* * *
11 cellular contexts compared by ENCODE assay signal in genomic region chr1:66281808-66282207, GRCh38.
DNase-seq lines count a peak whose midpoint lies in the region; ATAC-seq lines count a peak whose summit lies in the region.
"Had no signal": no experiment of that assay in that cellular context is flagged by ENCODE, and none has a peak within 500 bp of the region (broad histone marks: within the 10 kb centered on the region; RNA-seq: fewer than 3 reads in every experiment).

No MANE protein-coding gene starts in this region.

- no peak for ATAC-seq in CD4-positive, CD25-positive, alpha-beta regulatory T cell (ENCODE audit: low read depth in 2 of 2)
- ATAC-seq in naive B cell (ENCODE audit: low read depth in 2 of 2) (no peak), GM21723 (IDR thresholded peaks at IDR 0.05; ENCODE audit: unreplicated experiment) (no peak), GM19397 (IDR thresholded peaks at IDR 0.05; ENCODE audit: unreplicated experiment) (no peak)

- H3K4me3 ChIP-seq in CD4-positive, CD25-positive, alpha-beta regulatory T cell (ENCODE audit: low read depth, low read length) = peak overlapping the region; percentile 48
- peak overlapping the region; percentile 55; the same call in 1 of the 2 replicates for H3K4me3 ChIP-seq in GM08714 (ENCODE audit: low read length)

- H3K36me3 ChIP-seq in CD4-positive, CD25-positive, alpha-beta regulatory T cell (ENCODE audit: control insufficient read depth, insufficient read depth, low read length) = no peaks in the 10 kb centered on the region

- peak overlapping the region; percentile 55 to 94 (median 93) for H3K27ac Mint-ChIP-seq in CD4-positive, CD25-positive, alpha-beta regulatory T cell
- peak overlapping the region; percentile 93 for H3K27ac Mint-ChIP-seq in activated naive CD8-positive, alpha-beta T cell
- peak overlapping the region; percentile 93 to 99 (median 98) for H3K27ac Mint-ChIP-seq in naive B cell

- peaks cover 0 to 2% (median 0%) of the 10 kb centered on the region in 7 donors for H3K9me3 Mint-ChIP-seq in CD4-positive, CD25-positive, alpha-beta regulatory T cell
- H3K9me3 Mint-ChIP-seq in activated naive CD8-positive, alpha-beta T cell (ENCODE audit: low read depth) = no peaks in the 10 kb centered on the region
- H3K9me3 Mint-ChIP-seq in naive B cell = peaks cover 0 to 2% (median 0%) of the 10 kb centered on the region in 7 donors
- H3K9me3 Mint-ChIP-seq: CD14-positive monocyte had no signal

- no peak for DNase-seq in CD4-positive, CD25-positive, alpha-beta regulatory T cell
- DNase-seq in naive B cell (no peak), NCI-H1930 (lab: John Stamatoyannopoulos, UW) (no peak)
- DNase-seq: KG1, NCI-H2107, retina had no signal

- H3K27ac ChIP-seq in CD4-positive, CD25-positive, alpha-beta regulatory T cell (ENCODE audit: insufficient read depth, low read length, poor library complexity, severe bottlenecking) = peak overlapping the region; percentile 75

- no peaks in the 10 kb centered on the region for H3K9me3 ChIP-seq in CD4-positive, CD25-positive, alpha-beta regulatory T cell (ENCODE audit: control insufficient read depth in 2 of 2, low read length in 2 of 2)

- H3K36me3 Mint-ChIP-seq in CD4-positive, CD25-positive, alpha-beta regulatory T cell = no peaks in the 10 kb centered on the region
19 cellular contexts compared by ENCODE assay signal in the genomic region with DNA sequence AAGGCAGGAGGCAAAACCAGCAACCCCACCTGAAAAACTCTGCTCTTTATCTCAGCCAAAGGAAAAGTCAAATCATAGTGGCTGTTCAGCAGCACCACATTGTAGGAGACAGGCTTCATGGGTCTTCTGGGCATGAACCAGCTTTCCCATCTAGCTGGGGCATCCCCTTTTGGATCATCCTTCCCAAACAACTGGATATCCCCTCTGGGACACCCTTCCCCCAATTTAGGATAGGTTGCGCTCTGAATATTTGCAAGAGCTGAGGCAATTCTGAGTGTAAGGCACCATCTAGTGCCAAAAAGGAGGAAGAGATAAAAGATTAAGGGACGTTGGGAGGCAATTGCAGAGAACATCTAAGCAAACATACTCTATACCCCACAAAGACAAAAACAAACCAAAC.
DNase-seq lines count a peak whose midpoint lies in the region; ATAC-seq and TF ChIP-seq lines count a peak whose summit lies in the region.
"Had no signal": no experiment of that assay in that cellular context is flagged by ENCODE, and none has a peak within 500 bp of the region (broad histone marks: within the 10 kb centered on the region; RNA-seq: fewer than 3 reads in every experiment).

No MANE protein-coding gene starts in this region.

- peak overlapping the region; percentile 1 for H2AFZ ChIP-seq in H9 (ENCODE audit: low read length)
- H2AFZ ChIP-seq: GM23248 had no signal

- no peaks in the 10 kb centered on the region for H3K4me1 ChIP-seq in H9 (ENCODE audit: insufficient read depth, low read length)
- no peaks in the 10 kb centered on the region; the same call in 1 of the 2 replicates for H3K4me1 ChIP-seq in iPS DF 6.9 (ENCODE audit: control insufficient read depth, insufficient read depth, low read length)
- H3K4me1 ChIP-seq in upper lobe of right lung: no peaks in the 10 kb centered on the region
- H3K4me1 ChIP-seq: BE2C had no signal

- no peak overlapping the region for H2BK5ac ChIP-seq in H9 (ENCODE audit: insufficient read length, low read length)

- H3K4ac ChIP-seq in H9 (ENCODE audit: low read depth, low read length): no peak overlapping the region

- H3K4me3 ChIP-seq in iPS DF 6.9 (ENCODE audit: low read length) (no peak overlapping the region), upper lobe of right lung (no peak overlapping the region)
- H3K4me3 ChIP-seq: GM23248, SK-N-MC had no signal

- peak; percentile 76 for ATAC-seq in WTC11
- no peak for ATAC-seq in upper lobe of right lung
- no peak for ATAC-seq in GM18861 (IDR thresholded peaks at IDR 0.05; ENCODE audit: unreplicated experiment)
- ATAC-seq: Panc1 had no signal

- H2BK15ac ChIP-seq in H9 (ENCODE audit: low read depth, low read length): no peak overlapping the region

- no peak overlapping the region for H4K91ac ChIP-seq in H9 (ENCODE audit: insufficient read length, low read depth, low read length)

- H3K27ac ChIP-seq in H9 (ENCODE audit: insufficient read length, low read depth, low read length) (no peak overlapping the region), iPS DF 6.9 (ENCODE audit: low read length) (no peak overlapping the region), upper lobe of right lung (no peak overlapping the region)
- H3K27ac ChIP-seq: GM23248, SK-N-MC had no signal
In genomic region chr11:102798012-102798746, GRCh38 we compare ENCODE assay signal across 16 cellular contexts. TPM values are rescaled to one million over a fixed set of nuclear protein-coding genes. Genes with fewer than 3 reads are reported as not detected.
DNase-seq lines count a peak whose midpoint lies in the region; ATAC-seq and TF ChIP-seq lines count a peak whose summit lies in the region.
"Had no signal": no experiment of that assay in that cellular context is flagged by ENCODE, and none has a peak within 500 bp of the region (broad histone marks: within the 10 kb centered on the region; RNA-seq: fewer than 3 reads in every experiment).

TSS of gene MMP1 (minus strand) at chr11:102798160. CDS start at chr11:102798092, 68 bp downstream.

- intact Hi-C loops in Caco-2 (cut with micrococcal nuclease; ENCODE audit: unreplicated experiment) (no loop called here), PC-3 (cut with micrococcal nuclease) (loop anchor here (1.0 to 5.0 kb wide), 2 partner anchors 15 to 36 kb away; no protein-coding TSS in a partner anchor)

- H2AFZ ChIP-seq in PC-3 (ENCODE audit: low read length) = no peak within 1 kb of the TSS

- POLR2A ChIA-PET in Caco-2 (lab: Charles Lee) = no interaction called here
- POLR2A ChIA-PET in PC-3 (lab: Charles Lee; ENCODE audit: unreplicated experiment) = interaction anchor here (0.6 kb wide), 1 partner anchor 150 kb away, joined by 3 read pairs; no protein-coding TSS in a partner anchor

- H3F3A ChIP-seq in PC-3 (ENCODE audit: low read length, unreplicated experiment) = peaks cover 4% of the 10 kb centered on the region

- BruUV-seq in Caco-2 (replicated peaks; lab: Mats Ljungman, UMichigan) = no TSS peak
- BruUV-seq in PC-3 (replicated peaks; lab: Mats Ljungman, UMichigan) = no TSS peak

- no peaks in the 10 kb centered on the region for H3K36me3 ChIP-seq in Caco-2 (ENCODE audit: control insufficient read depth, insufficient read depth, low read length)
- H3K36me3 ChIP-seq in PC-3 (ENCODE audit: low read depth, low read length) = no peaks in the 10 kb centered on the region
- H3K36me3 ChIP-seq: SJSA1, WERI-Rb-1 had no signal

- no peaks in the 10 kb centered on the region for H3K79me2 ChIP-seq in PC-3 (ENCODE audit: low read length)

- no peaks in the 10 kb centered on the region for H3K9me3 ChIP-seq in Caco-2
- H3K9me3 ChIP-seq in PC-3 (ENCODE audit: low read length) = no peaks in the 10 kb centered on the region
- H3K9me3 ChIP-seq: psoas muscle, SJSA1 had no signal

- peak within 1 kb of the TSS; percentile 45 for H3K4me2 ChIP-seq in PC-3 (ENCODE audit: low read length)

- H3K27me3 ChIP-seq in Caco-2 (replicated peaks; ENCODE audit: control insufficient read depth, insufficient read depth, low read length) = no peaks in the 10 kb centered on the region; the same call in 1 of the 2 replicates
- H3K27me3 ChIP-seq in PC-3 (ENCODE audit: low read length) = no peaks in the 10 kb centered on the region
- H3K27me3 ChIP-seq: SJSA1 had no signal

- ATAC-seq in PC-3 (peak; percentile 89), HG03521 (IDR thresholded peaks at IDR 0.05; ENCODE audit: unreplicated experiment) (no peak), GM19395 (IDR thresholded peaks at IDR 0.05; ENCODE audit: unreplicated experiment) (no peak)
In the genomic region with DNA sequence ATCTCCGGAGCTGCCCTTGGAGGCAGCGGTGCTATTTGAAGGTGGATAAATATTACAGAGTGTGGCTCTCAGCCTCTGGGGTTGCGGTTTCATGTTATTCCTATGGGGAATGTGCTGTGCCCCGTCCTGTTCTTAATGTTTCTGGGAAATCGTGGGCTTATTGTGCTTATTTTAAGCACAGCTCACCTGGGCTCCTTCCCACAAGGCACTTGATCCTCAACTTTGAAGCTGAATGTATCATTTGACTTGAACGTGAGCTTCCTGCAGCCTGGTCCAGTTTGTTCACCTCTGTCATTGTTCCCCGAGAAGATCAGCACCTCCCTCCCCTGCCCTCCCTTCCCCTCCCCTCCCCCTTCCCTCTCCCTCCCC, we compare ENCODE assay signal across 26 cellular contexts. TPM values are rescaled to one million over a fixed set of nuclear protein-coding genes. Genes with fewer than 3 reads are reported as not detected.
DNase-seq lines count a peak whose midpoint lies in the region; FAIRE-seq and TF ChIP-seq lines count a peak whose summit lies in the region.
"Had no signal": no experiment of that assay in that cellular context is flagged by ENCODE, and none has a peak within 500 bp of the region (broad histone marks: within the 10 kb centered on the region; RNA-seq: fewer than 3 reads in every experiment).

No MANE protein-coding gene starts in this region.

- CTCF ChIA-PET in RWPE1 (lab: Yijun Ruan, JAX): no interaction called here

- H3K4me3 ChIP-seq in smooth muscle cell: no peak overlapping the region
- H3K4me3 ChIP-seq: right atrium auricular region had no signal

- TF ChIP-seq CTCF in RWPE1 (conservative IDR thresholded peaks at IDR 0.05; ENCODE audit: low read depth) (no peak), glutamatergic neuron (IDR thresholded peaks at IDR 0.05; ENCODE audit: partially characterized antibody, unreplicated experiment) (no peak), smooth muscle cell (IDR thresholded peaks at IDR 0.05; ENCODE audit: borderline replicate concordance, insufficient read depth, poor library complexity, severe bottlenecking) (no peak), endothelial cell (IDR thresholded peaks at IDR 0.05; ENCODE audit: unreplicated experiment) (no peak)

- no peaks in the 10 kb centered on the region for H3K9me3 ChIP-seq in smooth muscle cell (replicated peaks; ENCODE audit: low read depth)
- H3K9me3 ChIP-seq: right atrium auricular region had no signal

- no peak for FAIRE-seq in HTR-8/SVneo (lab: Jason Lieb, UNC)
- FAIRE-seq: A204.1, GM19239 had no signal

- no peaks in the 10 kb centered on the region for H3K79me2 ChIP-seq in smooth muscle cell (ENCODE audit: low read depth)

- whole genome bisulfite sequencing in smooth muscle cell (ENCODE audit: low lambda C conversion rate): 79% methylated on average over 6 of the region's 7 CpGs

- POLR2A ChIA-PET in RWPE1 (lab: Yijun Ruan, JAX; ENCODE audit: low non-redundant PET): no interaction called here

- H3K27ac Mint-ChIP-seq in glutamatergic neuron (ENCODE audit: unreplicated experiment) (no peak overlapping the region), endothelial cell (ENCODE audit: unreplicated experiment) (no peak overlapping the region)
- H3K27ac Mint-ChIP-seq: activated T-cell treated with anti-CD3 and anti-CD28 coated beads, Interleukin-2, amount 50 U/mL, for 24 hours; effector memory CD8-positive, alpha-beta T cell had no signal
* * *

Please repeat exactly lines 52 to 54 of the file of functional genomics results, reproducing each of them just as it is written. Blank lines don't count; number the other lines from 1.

- POLR2A ChIA-PET in PC-3 (lab: Charles Lee; ENCODE audit: unreplicated experiment) = interaction anchor here (0.6 kb wide), 1 partner anchor 150 kb away, joined by 3 read pairs; no protein-coding TSS in a partner anchor

- H3F3A ChIP-seq in PC-3 (ENCODE audit: low read length, unreplicated experiment) = peaks cover 4% of the 10 kb centered on the region

- BruUV-seq in Caco-2 (replicated peaks; lab: Mats Ljungman, UMichigan) = no TSS peak